Utility of bile duct brushings for the early detection of cholangiocarcinoma in patients with primary sclerosing cholangitis

Stephen L. Moff, Douglas P. Clark, Anirban Maitra, Akhilesh Pandey, Paul J. Thuluvath

Research output: Contribution to journalArticlepeer-review

18 Scopus citations


BACKGROUND: In patients with primary sclerosing cholangitis, there are no reliable markers or imaging modalities to detect malignant changes or early cholangiocarcinoma when curative interventions may still be possible. METHODS: Clinical features and outcomes were evaluated for 47 patients who underwent 101 endoscopic retrograde cholangiopancreatography (ERCP) procedures with bile duct brushings and cytopathologic examination for the detection of malignant changes between January 2001 and 2004. Bile duct cytology was characterized as unsatisfactory, benign, atypical, or malignant. RESULTS: Fifteen patients had at least one sample that was abnormal. Patients with abnormal findings were older (P=0.03); otherwise the groups were similar. Three of six patients with marked atypia have undergone transplantation for these abnormal findings, and of these, two had cholangiocarcinoma and one had no cancer detected in the explant. Of the nine patients with focal atypia, seven are doing well, one underwent transplantation for marked atypia seen on brushings at another hospital, and the other underwent transplantation for decompensated cirrhosis. Two patients with benign findings developed cholangiocarcinoma, whereas 29 others have not. CONCLUSION: Cytopathologic examination of bile duct brushings taken at ERCP may be useful for the early detection of malignant changes in patients with primary sclerosing cholangitis. However, long-term prospective studies are needed to confirm the utility of surveillance ERCP and brushings.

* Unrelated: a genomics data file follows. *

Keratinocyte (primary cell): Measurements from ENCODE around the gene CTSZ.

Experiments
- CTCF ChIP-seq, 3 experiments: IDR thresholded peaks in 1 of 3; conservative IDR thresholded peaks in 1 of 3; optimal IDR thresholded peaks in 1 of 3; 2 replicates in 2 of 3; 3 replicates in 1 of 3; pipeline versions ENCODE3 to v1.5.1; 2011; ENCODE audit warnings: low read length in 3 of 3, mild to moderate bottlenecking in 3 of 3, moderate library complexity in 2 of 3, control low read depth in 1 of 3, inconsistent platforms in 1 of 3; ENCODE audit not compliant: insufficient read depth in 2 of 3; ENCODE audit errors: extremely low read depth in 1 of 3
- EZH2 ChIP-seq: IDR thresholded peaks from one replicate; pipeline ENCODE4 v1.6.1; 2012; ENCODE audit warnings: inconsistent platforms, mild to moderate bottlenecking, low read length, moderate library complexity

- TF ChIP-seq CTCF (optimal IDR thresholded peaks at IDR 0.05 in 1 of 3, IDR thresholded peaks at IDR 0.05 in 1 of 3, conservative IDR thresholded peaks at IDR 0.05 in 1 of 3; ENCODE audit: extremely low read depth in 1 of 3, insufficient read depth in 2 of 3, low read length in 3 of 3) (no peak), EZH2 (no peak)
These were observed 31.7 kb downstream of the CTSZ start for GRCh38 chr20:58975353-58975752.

Original languageEnglish (US)
Pages (from-to)336-341
Number of pages6
JournalJournal of clinical gastroenterology
Issue number4
StatePublished - Apr 1 2006


  • Bile duct cytology
  • Cholangiocarcinoma
  • ERCP
  • Primary sclerosing cholangitis

ASJC Scopus subject areas

  • Gastroenterology


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